Five tips for better family holiday photos
Family holidays are a great way to relax, slow down and spend quality time with the kids. Many treasured childhood memories are made on family holidays and the photos we take help to cement those memories for our children so they retain them as they grown up.
Your holiday photos become a little time capsule of your family life at that point in time.
They not only record the amazing places you visit but the details of your life... what the kids are wearing, how many teeth they have lost, what their interests are and the list goes on! When you look back on your holiday photos in years to come, you should be transported back to that time and remember not just the places and events, but what the days felt like at that time.
We all tend to have our camera's out more when we're away on holidays, so it's the perfect opportunity to capture all the memories, big and small.
Whatever kind of holiday your family enjoys and whatever kind of camera you own (even if it's only your phone!) here are five ways you can elevate your next holiday photos from a happy snap to something more meaningful.
1. Capture a moment instead asking for smiles
I don't know about your kids but mine don't have a lot of patience when I ask them to stop and smile for me (or perhaps that's just the result of being a photographer's child!) Either way, they are usually absorbed in the moment or doing something they're enjoying and the last thing they want to do is stop and bung on a smile so I can take a photo!
Smiling shots do have their place but capturing the action as it's happening creates more memorable holiday photos for two reasons:
Your kids are naturally at ease and being themselves which means you capture genuine reactions, emotions and expressions.
You capture a more authentic and realistic record of your experience. You will come home with memories of not just where you went and what you saw but how it felt, how your children interact, play and muck about together right now, their quirky little facial expressions and mannerisms that come and go so quickly as they grow up.
2. Experiment with angles
It's easy to fall into the trap of taking all your photos from the same perspective you view life at; your own eye level. Create photos that tell a more interesting story by thinking about varying your camera angle. Try getting down on the same level as your kids are playing so your photo draws us into their world.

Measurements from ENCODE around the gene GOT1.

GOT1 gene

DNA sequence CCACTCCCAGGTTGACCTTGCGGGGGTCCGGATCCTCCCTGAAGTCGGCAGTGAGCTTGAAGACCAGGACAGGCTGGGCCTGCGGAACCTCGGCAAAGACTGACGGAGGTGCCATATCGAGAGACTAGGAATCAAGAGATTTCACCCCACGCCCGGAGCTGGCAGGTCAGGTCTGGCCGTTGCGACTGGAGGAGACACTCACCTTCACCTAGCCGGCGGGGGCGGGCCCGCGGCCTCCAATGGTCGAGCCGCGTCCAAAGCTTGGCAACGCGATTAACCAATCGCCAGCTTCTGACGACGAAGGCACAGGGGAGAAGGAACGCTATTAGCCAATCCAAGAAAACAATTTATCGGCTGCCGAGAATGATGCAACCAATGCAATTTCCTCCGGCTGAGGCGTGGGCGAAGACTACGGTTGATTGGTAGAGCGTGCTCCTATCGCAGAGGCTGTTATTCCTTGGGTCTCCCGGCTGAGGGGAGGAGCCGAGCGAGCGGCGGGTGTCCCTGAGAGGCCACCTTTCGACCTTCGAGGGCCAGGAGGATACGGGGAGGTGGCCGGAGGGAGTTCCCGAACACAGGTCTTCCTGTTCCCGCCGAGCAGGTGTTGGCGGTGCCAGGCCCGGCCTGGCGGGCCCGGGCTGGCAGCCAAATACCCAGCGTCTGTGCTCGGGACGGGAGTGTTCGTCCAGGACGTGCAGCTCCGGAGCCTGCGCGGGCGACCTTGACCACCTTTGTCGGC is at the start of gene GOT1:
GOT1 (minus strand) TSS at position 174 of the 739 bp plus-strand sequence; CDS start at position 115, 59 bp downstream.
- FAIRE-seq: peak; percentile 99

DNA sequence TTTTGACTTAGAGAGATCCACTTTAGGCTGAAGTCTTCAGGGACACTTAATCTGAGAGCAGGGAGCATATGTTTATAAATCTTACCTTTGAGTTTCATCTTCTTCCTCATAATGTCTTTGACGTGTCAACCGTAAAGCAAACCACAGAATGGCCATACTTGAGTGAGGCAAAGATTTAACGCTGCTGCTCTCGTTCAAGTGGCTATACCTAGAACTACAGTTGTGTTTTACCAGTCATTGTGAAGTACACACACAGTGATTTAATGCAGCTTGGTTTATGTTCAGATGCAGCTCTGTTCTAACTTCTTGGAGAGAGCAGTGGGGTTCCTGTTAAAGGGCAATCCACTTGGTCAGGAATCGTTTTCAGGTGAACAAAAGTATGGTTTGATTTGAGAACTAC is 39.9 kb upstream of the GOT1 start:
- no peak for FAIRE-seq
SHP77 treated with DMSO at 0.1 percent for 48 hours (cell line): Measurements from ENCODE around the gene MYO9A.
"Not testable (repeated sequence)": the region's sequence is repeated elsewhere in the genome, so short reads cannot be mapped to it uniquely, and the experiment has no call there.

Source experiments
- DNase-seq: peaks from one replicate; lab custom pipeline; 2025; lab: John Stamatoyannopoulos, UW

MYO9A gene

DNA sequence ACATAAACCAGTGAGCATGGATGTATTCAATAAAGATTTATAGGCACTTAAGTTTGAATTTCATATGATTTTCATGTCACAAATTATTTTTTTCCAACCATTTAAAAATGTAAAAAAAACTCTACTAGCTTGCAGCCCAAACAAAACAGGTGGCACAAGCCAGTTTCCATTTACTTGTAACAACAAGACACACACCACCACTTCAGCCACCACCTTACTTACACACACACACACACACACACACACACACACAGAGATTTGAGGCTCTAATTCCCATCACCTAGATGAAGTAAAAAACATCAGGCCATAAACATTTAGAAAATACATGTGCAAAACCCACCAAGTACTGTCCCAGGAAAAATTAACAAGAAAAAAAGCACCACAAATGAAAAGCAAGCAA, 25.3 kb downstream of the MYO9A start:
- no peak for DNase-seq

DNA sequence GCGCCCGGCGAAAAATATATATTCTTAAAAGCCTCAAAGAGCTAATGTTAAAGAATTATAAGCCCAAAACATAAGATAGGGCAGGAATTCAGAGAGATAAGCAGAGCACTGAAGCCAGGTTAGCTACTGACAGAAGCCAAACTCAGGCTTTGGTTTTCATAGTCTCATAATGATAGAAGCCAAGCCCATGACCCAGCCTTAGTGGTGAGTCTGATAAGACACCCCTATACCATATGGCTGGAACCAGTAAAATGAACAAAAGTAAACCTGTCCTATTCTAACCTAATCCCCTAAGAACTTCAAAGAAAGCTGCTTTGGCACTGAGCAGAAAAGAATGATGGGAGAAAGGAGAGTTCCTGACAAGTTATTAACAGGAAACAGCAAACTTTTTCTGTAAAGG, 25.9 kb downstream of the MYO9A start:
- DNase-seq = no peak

In the photo below I loved the shadows the overhead trees were making on the ground where Alex was playing with his cousin so I shot from above so they were part of the composition.
By getting down low and putting my camera on the ground I was able to silhouette Alex against the sky as he played.
3. Include surroundings to tell the whole story
Pull back and include the surroundings to help tell the story when you look back at your photos in years to come and give your photos more meaning.
Instead of zooming straight into your subject so they fill the frame take a moment to think about:
What you are trying to remember or record by taking the photo
Is there anything in the surrounding area that you could include that would help give your photo more meaning
In the photo below I could have taken a close up image of the kids sitting together at the lake but by pulling back and including the bikes casually discarded in the foreground it tells a stronger story of carefree summer days and really captures the mood of the trip.
Including both Alex and the rainy window here tells a more meaningful story instead of taking a photo of either just Alex snuggled in bed or just the rainy window.
4. Adjust your position for even light
Many of our holiday snaps are taken in the middle of the day in full sun, one of the most challenging times to shoot in, even for pro photographers! One thing that makes happy snaps look like a happy snap is uneven lighting. We all have plenty of photos of our children where parts of their face is in shade and other parts are in full sun. We also have plenty where the kid's are squinting into the sun or where their eyes are in deep shadow from their brow line casting a shadow from the overhead sun.
To avoid the unflattering shadows and evenly light your subject look at where their shadow is falling on the ground. Simply position yourself so you are taking the photo with that shadow falling in front of them. This places the sun behind them so avoids squinting and ensures that their face will be evenly lit with no shadows, instantly elevating your happy snaps to the next level.
5. Remember the little things
There are so many seemingly insignificant little things that we don't think to take a photo of and record when we are on holiday because we are too busy taking photos of the big things; the new places being discovered and adventures being had! But it's the little things that are easily forgotten if we don't have any photos to remind us of them and in years to come it's these little things that bring back special memories and transport us back to a moment in time.
When I look back on these photos I'll remember how hard it is for a 7 year old to choose an ice cream flavour, his constantly grubby fingrnails from all his little boy adventures, dusty feet and scratched up legs that come from being more adventurous on his bike and my daughter still not afraid to get her hands dirty in pursuit of treasure,
I hope you try some of these tips for your next family holiday or day trip away and when you've captured your memories think about printing them into an album so they can be easily looked at again and again.
With a little extra thought we can create a beautiful time capsule of these times in our lives that our children will adore looking back through, helping them and us hold on to the holiday memories and what life once felt like here and now.